Referee:- G. Pankhurst, Warwick

Shrewsbury's side contained wuch well known cup fighters as Jack Parr, who won a winner's medal with Derby County and Arthur Atkins, the former Birmingham City centre half, as well as two former liverpool players in Crossley and Maloney. Walsall could also boast a player with a cup winner's medal in Billy Crook, when with Wolves. After their great win last week, and the added boost of three new players in Crook, Dorman and Richards, the Saddlers pulled in their biggest crowd for years to create a real cup tie atmosphere.

Shrewsbury made all the early running and it seemed that their lively forwards would trouble Walsall. Meek, who was to be the man of the match, soon got in a powerful long range shot. After nineteen minutes Crossley diverted a shot from Morris for a corner. Meek took the kick wih his right foot and the ball swung straight into the net despite the frantic efforts of Crossley who practically climbed up the post, as well as Bannister's back, in an effort to save.

Two minutes later, following a mis-kick by a Walsall defender,  Hudson shot against the bar and from the rebound Baldwin brilliantly saved a header by O'Donnell. Half time 1-0.

Soon after the re-start Crossley, the Shrewsbury goalkeeper,  caught a long clearance from Ferriday and advanced to the edge of his area, he tried to bounce the ball but it stuck in the mud and Richards, challenging as usual, was able to roll the ball into the empty goal to put Walsall two up. Brennan pulled one back almost immediately and soon afterwards almost equalised when he shot just inches wide.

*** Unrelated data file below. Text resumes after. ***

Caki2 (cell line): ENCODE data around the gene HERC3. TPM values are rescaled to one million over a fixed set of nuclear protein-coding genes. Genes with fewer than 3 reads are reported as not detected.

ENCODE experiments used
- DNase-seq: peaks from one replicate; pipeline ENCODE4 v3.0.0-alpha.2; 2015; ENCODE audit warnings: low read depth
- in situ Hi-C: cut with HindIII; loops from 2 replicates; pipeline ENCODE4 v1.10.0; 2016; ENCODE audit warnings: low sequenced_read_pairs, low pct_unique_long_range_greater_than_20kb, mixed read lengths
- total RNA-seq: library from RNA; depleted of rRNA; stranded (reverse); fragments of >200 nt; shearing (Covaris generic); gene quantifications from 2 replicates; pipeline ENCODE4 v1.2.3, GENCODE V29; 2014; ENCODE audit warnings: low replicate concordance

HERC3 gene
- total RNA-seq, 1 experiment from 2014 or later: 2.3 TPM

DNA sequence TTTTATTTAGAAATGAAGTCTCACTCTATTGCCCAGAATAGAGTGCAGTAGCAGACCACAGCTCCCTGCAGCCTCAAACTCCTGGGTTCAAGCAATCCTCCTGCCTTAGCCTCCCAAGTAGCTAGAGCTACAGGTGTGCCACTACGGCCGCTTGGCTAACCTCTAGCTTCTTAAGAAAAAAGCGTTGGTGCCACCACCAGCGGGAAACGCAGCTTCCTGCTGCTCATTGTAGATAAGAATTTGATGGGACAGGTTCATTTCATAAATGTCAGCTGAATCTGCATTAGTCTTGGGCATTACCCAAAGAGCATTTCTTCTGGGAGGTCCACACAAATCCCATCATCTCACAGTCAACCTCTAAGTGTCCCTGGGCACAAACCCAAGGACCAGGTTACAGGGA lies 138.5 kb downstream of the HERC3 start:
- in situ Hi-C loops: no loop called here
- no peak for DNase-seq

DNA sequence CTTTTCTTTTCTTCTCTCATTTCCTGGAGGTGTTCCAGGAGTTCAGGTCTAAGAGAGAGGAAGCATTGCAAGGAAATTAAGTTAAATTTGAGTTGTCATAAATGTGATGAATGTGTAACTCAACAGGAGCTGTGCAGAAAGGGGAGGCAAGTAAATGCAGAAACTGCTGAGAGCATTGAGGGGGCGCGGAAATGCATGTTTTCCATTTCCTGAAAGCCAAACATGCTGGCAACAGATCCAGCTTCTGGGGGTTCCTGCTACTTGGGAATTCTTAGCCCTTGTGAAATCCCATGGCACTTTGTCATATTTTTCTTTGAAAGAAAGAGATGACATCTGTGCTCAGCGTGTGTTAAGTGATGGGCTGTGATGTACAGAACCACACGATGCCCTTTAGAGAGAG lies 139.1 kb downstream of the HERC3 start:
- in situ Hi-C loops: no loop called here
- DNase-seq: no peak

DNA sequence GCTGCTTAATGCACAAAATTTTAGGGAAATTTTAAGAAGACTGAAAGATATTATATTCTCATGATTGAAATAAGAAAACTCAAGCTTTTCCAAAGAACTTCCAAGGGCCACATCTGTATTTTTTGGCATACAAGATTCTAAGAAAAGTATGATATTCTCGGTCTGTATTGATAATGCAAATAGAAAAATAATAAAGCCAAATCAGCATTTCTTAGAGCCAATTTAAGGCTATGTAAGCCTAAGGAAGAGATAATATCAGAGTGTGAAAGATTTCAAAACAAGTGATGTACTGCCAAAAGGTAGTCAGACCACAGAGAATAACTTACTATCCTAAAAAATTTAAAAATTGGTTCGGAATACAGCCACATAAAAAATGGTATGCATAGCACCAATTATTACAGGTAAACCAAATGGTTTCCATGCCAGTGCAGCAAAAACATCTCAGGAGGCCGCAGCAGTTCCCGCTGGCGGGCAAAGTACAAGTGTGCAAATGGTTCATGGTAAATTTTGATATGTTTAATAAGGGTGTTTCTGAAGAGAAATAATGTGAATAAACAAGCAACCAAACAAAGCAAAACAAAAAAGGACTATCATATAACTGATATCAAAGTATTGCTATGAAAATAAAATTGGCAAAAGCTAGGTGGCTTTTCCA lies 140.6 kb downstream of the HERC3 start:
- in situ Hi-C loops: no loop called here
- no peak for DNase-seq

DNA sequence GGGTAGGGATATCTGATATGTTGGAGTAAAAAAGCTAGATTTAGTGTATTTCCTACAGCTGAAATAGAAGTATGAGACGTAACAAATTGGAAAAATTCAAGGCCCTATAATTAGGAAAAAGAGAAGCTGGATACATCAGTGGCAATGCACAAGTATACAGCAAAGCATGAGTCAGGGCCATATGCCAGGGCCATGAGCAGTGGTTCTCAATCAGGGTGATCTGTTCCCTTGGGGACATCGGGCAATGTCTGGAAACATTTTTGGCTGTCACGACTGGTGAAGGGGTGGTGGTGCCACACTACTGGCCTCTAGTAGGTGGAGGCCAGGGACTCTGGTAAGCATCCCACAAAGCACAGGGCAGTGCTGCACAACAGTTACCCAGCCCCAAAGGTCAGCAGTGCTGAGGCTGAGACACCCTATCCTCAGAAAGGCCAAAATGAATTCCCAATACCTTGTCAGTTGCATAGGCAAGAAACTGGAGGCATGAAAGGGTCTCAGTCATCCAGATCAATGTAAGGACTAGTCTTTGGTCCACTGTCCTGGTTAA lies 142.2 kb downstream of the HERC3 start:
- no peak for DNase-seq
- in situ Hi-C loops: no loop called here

After seventy two minutes a high centre from Morris found Forman and he shot number three from twenty yards. Shrewsbury were not finished however and McCue practically walked through the Walsall defence and gave ODonnell the chance to make it 3-2. Still anybody's game, but it soon swung back Walsall's way with a vengence.

With only five minutes remainiing Morris, full of enthusiasm as usual, charged through on his own, the ball bounced to Richards, ever alert, who made it 4-2. Then two minutes from time little Meek waltzed through the defence, pushed the ball inside to Richards who gave it Morris and the right winger scored Walsall's fifth and the decisive goal of the game.

This game had kept the spectators on edge throughout with both sides giving fine displays. Shrewsbury even got the ball into the net again in the closing seconds through Brennan, but he was given offside. The vast majority of the crowd went home happy, almost delirious in fact. Eleven goals in two successive home games, after all that had gone before for the last three seasons. We must remember they are still bottom of the league with only nine points but perhaps happy days are here at last!